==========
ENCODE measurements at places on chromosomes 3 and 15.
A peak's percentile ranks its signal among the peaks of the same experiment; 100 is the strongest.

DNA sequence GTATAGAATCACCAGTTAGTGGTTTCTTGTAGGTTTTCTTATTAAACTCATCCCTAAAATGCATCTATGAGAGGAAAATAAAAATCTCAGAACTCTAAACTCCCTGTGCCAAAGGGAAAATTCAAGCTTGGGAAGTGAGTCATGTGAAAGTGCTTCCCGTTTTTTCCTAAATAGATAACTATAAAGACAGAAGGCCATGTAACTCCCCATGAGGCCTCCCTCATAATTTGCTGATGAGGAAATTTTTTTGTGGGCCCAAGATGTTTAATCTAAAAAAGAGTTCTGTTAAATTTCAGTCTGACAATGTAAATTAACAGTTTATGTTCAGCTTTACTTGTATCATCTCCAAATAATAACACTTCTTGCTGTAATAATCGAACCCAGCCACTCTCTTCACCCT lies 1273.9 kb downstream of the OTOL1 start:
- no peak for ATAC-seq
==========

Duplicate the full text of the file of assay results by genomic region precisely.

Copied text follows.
ENCODE measurements at places on chromosomes 3 and 15.
A peak's percentile ranks its signal among the peaks of the same experiment; 100 is the strongest.

DNA sequence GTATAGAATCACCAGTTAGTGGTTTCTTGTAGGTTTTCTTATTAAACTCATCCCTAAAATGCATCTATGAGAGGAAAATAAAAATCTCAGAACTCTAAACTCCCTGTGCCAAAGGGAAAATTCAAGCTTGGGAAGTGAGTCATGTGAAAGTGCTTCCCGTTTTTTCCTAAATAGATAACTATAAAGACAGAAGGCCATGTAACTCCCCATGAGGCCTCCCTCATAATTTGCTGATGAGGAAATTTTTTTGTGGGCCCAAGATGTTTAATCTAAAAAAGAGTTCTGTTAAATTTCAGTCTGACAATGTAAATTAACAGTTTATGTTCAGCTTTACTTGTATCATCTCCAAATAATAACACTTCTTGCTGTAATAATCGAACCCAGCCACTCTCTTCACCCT lies 1273.9 kb downstream of the OTOL1 start:
- no peak for ATAC-seq